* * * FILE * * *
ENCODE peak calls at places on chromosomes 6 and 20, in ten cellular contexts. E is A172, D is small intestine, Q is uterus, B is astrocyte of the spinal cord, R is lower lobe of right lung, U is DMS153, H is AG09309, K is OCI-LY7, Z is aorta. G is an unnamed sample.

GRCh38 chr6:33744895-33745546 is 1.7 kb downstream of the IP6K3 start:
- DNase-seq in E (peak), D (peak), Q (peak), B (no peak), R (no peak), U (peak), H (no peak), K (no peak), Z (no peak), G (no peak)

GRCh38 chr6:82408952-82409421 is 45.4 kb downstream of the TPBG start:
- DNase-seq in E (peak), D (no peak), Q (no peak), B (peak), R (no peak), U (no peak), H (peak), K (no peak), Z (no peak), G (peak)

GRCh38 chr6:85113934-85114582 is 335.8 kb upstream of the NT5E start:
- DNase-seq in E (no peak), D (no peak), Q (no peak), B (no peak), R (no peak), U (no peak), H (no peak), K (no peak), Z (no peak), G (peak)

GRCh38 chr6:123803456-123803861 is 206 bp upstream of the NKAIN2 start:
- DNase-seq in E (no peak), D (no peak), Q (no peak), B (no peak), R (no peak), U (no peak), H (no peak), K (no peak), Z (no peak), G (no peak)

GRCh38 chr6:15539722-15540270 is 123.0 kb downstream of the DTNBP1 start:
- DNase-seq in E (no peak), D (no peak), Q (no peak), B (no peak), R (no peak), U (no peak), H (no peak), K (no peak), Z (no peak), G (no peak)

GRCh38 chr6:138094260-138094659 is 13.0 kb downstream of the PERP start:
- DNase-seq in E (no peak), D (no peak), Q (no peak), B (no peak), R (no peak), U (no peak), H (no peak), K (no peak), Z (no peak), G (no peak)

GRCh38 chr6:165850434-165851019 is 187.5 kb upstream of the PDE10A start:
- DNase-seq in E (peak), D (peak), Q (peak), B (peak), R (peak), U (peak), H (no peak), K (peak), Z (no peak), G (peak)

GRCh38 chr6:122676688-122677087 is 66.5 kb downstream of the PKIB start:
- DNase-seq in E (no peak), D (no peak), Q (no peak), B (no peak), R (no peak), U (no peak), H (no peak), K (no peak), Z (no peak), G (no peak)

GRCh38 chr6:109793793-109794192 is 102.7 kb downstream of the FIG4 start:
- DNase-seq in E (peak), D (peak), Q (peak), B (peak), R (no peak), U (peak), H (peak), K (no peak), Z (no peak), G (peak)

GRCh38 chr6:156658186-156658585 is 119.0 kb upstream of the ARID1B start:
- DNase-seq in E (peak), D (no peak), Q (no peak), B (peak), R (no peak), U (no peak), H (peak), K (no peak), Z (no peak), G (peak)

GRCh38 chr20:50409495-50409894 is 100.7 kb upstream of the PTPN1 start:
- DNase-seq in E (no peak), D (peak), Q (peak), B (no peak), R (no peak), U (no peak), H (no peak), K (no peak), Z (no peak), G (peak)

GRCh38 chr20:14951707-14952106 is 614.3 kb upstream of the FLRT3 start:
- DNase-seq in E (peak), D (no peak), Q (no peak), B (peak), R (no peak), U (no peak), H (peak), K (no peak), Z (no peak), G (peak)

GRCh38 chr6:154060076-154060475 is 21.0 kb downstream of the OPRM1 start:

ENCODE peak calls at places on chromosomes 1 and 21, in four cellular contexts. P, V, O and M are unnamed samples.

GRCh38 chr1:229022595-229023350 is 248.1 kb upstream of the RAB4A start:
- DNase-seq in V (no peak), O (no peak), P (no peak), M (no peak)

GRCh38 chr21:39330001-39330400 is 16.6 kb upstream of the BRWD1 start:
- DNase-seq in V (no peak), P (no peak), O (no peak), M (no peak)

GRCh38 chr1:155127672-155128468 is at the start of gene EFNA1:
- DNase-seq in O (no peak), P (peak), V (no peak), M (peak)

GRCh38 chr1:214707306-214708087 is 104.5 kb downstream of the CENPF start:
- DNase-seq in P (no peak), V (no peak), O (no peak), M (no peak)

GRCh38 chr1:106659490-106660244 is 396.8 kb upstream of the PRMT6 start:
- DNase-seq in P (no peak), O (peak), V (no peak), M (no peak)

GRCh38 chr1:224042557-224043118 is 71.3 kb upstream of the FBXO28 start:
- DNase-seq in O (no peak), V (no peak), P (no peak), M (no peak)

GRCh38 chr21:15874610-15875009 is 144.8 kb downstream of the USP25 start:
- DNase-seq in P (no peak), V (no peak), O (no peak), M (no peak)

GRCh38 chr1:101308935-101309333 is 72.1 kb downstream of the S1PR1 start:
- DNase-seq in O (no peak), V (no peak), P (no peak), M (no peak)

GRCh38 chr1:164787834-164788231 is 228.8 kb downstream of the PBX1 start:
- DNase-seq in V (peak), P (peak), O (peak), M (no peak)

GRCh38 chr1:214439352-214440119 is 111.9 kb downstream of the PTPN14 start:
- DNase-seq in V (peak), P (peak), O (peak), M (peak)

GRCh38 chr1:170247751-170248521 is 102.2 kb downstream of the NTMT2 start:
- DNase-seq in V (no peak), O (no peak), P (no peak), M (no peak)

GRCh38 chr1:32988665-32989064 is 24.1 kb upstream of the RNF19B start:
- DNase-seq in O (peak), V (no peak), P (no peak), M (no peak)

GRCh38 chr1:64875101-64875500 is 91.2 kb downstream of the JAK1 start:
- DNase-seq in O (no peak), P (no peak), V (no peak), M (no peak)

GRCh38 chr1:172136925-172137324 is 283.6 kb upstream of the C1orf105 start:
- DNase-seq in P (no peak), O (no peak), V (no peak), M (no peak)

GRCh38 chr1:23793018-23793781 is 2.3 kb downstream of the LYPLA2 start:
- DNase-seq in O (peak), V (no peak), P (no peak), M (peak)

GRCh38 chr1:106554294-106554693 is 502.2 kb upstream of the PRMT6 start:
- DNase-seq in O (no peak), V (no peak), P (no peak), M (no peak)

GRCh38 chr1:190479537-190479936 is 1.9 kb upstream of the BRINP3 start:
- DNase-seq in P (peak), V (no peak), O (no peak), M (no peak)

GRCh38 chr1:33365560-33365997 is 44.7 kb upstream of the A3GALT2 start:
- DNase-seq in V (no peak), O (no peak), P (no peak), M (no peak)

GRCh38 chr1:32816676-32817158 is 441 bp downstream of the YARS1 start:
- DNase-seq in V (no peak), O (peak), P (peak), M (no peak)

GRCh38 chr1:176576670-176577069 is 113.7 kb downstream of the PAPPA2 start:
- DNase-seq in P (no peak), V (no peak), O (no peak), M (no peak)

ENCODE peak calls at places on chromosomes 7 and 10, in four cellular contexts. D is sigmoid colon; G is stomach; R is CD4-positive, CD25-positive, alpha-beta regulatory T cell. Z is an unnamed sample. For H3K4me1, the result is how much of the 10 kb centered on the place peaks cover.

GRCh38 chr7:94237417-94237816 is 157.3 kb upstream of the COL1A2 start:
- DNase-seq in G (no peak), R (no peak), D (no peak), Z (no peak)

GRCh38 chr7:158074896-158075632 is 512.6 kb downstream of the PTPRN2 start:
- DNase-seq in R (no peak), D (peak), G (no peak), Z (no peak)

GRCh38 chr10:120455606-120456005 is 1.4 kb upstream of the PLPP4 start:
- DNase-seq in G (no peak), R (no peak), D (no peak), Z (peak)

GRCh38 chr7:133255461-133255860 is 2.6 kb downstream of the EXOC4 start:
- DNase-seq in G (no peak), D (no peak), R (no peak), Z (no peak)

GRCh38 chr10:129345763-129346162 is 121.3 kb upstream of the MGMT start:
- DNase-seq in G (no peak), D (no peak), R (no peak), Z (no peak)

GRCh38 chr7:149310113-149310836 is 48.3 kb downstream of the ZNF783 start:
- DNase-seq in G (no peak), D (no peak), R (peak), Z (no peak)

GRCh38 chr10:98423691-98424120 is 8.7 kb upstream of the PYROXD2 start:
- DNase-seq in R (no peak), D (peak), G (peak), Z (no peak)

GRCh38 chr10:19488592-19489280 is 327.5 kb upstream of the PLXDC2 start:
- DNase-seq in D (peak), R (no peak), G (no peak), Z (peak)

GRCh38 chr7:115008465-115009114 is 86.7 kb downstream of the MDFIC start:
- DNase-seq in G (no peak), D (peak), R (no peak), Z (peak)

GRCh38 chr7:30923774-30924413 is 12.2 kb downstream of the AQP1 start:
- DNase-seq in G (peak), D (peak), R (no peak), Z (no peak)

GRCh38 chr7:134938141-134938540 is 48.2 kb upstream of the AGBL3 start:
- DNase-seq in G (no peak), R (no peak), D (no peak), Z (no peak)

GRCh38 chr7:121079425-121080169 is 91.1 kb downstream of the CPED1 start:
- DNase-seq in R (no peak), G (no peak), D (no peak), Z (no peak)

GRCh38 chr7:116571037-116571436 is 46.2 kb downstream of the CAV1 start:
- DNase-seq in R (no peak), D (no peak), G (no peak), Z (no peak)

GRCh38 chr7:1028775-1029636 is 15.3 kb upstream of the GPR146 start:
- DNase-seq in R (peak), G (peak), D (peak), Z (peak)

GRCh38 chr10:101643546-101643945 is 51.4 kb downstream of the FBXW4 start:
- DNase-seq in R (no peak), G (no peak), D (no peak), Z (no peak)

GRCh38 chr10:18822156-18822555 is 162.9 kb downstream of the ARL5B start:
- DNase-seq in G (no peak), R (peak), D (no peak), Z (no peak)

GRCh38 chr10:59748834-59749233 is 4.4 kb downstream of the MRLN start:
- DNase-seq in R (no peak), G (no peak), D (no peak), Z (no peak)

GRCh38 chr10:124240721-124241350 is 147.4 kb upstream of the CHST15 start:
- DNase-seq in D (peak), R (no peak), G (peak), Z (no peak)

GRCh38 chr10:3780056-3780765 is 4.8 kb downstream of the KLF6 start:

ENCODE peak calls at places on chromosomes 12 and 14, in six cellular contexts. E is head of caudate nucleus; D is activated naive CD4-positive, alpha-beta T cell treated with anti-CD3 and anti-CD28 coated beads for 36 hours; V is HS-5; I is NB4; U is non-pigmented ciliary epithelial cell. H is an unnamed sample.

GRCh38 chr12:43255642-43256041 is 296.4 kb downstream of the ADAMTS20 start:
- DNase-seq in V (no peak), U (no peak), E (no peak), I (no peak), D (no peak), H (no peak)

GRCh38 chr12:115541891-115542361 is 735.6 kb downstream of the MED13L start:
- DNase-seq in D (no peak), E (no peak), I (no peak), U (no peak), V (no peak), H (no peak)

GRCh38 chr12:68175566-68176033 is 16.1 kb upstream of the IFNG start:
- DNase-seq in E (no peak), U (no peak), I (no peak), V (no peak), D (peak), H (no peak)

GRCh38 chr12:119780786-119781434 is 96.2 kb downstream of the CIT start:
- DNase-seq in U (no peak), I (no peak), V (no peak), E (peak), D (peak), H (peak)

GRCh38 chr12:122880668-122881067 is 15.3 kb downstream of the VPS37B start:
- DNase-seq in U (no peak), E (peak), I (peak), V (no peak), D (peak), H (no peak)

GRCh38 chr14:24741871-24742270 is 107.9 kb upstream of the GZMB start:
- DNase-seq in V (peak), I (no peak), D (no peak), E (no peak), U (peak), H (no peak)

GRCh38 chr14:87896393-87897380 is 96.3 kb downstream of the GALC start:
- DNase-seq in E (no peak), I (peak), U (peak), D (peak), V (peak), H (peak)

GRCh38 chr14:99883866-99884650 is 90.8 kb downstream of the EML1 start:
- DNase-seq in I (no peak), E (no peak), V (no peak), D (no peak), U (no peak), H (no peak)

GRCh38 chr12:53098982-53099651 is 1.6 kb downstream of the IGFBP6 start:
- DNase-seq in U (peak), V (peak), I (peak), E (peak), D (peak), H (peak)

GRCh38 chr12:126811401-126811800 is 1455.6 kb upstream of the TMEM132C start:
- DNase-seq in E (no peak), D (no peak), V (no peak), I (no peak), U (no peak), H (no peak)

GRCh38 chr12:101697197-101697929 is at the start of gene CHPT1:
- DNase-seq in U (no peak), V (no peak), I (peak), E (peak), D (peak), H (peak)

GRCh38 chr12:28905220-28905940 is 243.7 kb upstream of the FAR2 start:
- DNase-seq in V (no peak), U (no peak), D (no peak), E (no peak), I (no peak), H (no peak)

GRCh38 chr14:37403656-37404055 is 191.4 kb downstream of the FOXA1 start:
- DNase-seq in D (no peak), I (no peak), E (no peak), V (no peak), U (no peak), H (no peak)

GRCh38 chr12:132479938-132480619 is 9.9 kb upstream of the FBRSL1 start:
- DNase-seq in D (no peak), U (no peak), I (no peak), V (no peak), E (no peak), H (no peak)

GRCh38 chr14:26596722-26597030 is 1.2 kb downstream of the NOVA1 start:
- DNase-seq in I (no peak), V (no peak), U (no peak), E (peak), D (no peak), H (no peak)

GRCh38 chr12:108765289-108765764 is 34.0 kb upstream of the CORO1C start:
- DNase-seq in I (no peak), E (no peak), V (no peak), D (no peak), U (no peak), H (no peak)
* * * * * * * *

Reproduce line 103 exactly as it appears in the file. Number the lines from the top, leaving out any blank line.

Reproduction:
GRCh38 chr10:124240721-124241350 is 147.4 kb upstream of the CHST15 start: